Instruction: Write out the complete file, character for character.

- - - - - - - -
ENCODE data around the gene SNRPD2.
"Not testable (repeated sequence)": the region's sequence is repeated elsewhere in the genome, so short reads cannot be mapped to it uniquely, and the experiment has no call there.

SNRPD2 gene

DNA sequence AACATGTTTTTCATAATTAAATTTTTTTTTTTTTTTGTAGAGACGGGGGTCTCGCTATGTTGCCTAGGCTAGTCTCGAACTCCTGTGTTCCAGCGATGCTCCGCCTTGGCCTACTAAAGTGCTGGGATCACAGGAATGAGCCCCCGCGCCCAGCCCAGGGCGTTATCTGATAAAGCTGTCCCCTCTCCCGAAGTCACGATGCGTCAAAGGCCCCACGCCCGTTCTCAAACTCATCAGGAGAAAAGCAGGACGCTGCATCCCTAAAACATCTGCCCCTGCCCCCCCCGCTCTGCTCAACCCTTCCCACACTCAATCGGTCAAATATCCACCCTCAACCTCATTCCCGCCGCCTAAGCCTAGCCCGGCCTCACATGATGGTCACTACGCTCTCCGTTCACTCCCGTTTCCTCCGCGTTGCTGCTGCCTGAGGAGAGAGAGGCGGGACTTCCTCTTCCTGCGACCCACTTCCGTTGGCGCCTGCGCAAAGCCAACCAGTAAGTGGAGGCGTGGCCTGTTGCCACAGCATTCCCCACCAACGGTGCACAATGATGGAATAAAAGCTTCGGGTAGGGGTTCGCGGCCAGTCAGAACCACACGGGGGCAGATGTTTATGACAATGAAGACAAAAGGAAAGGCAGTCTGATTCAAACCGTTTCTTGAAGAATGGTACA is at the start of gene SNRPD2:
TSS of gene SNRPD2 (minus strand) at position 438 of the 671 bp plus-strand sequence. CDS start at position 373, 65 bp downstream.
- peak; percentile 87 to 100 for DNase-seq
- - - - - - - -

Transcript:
ENCODE data around the gene SNRPD2.
"Not testable (repeated sequence)": the region's sequence is repeated elsewhere in the genome, so short reads cannot be mapped to it uniquely, and the experiment has no call there.

SNRPD2 gene

DNA sequence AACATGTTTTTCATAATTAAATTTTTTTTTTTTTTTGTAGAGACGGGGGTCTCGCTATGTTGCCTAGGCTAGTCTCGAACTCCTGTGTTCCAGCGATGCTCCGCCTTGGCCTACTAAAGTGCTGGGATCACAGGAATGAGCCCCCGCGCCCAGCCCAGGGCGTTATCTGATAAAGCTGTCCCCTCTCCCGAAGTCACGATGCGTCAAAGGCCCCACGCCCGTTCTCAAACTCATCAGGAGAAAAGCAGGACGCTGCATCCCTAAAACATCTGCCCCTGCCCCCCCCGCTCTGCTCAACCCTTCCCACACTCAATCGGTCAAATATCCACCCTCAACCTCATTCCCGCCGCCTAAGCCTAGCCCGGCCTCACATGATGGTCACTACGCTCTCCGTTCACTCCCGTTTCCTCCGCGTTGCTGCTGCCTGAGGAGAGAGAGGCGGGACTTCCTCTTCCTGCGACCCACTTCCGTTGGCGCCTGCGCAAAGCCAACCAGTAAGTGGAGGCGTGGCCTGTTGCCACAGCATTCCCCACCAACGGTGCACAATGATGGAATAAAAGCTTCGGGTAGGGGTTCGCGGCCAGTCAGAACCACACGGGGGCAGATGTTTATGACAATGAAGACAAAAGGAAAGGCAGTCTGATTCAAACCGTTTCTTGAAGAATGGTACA is at the start of gene SNRPD2:
TSS of gene SNRPD2 (minus strand) at position 438 of the 671 bp plus-strand sequence. CDS start at position 373, 65 bp downstream.
- peak; percentile 87 to 100 for DNase-seq